hailing atop silver vehicle

What Should I Do If My Car’s Been Damaged by Hail?

How Do I Know If I Have Hail Damage on My Car?

Weather is oftentimes unpredictable and hail can show up out of nowhere. Frozen precipitation falls and it can come down at varying speeds, shapes, and sizes which in turn can create unique damage on an uncovered vehicle. When the hail is over and you can safely inspect your vehicle it is recommended to inspect your vehicle in a well-lit area. You can look for the following indications you may have hail damage:
– Dents or dings in the hood, doors, and sides of the car, or trunk.
– Cracked or broken windshield, backglass, windows, or mirrors.
– Missing or misaligned mirrors.

If you feel there is any chance you have hail damage, you can call a local repair shop to do an inspection for you. Thinking chips in a windshield are caused by hail is a common misconception. Hail will not chip the glass, it will break it. If you have small chips, they were likely caused by rocks or road debris and had gone unnoticed. Since hail has so many variables, damages could look very different on one car compared to a car one or two subdivisions over. Due to storm and wind patterns, typically one side of the vehicle is left heavily damaged and the other may be very lightly damaged. The roof is almost always as badly damaged as the heaviest side. Hail damage can range from very minor damage resulting in as little as a few dings to massive damage resulting in panel and glass replacements. A vehicle may even be deemed a total loss due to severity.

Should I Turn in a Claim for Hail Damage to My Car?

It depends on the severity of the hail damage and your deductible amount. Some hail can be repaired with PDR (Paintless Dent Removal) and that can be more cost-effective than conventional body repairs with paint. If the damage is light the repair cost may be near or below your deductible amount. Any reputable repair shop can take a quick look at your vehicle and ballpark if it will be near or above your deductible to help you make the decision. You don’t have to make a claim the day it hails if you are unsure if you should make a claim or not. Just document the day and time so when, or if, you have to make a claim you can provide the date and time details of the storm that damaged your vehicle.

Will a Hail Claim Increase My Premiums?

Coverage for hail and its effects on premiums will vary based on the carrier and state laws. Generally speaking, acts of nature are filed under the comprehensive portion of the policy and wouldn’t have a negative impact on your insurance rates. Even though your rates may not raise due to a hail claim, the number of claims made against your policy can still affect your rates if you are calculated to be a higher risk due to the number of claims or frequency of claims. It is always best to speak with your agent or insurance provider for the best answers.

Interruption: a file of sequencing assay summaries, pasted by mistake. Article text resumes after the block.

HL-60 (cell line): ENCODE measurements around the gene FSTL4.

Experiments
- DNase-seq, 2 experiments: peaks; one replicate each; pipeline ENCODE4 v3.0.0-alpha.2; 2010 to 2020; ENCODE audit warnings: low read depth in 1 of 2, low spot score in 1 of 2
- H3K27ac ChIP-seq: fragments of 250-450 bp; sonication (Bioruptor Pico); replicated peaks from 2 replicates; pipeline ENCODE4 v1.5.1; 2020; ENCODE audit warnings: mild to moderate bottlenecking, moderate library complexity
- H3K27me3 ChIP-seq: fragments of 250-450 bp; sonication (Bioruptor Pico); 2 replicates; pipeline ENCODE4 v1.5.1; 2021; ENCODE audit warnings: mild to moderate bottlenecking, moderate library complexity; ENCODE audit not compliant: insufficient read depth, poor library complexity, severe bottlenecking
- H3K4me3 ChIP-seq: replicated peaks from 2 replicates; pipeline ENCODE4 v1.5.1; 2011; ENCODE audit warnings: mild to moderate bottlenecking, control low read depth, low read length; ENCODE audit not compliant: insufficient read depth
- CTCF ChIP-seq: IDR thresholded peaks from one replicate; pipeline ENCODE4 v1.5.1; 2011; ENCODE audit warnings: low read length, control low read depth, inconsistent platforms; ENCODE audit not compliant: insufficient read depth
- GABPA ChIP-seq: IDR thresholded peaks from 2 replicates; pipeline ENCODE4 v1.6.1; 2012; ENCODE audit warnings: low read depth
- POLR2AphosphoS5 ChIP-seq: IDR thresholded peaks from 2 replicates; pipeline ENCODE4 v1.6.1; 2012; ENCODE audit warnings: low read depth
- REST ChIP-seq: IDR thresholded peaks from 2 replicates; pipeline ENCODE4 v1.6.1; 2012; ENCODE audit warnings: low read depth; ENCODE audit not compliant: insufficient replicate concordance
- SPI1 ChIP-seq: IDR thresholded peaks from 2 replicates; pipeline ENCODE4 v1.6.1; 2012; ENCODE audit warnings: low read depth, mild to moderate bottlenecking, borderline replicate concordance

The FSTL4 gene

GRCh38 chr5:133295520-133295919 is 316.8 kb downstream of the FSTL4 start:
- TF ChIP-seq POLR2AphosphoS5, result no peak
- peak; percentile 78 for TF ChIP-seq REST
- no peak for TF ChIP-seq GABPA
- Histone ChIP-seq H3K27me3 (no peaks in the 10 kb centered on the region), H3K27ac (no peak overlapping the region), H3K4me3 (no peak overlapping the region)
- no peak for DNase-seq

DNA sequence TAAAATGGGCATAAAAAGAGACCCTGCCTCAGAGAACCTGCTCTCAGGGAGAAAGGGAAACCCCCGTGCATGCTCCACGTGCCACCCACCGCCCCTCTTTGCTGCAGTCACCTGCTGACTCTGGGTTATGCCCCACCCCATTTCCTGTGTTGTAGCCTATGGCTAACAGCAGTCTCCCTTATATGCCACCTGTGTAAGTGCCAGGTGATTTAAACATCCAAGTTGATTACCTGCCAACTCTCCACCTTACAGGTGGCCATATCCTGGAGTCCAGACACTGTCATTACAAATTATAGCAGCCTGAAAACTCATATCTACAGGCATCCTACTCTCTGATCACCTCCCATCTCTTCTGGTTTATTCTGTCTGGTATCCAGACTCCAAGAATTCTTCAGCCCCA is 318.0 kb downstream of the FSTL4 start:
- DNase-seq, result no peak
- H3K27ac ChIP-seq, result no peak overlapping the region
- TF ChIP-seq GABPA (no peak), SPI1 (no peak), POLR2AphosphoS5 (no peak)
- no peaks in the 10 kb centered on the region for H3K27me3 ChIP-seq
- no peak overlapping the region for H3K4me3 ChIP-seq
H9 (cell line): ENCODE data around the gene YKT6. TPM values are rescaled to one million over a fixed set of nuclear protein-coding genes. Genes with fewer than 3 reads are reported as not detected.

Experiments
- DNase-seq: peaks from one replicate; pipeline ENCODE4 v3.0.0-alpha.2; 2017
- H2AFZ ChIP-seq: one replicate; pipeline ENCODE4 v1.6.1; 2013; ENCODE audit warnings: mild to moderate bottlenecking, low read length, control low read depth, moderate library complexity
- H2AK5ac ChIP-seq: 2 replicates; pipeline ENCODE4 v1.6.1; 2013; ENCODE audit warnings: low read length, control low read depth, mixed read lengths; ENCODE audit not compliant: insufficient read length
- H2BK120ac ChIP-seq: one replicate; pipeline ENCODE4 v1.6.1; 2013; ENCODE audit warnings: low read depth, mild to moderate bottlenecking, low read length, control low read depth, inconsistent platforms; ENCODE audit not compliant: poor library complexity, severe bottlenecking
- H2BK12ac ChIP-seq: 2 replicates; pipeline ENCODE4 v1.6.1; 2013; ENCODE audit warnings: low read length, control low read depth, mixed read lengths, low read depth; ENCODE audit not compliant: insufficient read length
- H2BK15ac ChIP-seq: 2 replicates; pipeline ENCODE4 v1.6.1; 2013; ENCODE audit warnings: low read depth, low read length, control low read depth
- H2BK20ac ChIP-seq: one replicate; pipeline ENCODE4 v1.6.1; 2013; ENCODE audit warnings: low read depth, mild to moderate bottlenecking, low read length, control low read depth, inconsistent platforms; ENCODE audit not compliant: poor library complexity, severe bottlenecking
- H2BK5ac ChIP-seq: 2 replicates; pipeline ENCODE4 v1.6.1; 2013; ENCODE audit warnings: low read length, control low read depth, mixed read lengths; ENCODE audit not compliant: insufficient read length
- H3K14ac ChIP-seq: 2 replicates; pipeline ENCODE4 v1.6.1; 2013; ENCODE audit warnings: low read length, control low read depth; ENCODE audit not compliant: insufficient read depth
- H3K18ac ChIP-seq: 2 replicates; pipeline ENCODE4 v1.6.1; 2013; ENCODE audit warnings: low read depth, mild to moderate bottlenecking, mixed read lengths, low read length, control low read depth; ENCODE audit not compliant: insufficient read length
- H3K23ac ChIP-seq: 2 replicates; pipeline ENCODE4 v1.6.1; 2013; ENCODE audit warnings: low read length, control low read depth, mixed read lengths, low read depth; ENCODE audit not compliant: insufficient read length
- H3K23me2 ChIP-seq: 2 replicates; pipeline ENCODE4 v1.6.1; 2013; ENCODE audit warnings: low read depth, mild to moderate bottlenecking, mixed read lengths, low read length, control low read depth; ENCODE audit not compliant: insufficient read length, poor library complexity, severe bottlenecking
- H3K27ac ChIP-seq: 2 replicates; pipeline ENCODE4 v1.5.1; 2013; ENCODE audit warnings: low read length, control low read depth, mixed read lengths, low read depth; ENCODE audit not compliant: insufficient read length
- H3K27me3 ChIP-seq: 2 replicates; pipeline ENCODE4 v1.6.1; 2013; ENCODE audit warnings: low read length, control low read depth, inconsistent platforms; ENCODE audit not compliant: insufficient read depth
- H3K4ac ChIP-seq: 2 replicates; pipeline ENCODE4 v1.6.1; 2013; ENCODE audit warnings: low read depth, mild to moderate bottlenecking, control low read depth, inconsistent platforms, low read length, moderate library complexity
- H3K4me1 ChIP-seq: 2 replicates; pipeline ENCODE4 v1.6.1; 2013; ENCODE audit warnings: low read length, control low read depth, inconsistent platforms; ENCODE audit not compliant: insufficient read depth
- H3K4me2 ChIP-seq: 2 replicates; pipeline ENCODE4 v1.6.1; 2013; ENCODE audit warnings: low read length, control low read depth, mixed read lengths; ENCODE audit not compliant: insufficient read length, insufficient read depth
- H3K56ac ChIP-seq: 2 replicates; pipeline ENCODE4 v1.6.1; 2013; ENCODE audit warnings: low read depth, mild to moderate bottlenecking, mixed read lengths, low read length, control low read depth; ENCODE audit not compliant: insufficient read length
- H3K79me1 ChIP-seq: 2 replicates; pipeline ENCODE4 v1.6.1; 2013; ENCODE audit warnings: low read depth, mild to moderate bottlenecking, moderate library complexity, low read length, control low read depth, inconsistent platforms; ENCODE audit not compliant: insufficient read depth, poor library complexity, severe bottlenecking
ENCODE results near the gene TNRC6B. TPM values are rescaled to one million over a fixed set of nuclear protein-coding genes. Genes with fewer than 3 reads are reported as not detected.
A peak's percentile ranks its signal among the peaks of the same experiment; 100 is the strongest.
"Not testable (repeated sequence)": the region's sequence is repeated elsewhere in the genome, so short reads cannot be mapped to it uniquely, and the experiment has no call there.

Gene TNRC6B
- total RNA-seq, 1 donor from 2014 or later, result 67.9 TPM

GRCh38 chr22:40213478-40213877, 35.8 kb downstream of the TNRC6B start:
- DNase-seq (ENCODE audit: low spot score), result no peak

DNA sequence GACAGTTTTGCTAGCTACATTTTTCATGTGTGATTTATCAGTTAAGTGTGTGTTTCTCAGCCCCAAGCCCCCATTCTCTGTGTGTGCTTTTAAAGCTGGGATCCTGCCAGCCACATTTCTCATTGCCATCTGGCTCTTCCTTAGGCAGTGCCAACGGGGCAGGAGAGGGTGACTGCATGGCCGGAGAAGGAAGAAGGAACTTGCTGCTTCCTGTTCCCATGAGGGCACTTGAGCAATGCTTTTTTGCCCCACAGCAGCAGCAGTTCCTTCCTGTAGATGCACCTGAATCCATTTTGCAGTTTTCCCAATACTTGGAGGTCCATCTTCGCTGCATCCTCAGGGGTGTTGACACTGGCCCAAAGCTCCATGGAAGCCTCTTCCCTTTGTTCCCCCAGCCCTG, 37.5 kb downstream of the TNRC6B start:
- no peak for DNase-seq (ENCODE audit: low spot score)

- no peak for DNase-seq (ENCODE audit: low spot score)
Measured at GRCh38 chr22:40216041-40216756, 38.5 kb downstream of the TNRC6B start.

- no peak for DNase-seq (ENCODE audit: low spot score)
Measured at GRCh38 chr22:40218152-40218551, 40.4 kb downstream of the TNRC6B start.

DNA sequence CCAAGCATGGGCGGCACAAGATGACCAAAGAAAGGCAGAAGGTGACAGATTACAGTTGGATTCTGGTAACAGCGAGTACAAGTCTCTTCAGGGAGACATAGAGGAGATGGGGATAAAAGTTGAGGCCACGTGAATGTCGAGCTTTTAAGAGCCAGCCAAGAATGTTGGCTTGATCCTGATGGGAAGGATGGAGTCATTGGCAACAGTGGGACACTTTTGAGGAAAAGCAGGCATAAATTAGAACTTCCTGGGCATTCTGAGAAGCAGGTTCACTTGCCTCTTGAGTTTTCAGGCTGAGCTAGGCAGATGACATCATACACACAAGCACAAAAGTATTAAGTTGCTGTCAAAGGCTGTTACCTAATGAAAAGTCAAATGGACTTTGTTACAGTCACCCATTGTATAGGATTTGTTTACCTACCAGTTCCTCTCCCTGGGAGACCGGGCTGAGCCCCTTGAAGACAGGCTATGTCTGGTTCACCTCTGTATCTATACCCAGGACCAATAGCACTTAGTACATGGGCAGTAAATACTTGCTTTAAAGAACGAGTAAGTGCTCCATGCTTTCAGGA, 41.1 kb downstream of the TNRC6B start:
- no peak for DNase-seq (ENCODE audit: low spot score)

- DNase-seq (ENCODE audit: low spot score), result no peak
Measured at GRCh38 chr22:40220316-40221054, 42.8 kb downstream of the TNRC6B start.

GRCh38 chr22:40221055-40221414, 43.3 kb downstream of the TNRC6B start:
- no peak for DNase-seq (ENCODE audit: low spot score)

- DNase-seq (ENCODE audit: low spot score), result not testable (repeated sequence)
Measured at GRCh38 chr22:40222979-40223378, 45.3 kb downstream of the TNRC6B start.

Do I Have Hail Coverage on My Insurance Policy?

If you have comprehensive coverage on your vehicle you should be covered for hail damage. Comprehensive coverage can also be referred to as “other than collision”, covering nature caused incidents as well as vandalism and theft. It is always best to discuss any insurance-related questions with your agent and carrier to make sure you have the right coverage for your needs.

How to Avoid Hail Damage

As we mentioned, hail can be unpredictable and come in quick with little warning. Here are some steps to help prevent hail damage:
– Turn the alerts on for your weather app to get alerts when bad weather is coming.
– If you anticipate bad weather, try to park in a garage or covered parking area. If you are driving, stop under an overpass or pull into a covered gas station.
– If you don’t have shelter, consider investing in a hail protection blanket. This may not be 100% effective but will reduce the damage. A quick substitute is to use your vehicle’s floor mats, which can be especially helpful for protecting the windshield.

How Is Hail Damage Repaired?

As mentioned above, sometimes hail (or other dents) can be repaired using PDR. This method is effective for dents and dings that have not broken the paint on the vehicle, are not positioned on a body line (manufacturer crease), and are not too sharp/deep. PDR requires a special molded tool that’s used to massage the metal from the backside forward reshaping the metal, leaving the paint undisturbed. For damage too severe to qualify for PDR, a conventional body repair method is used to reshape the metal, fill, prime, and refinish the damaged area. A reputable repair facility can recommend the best repair method for your damages.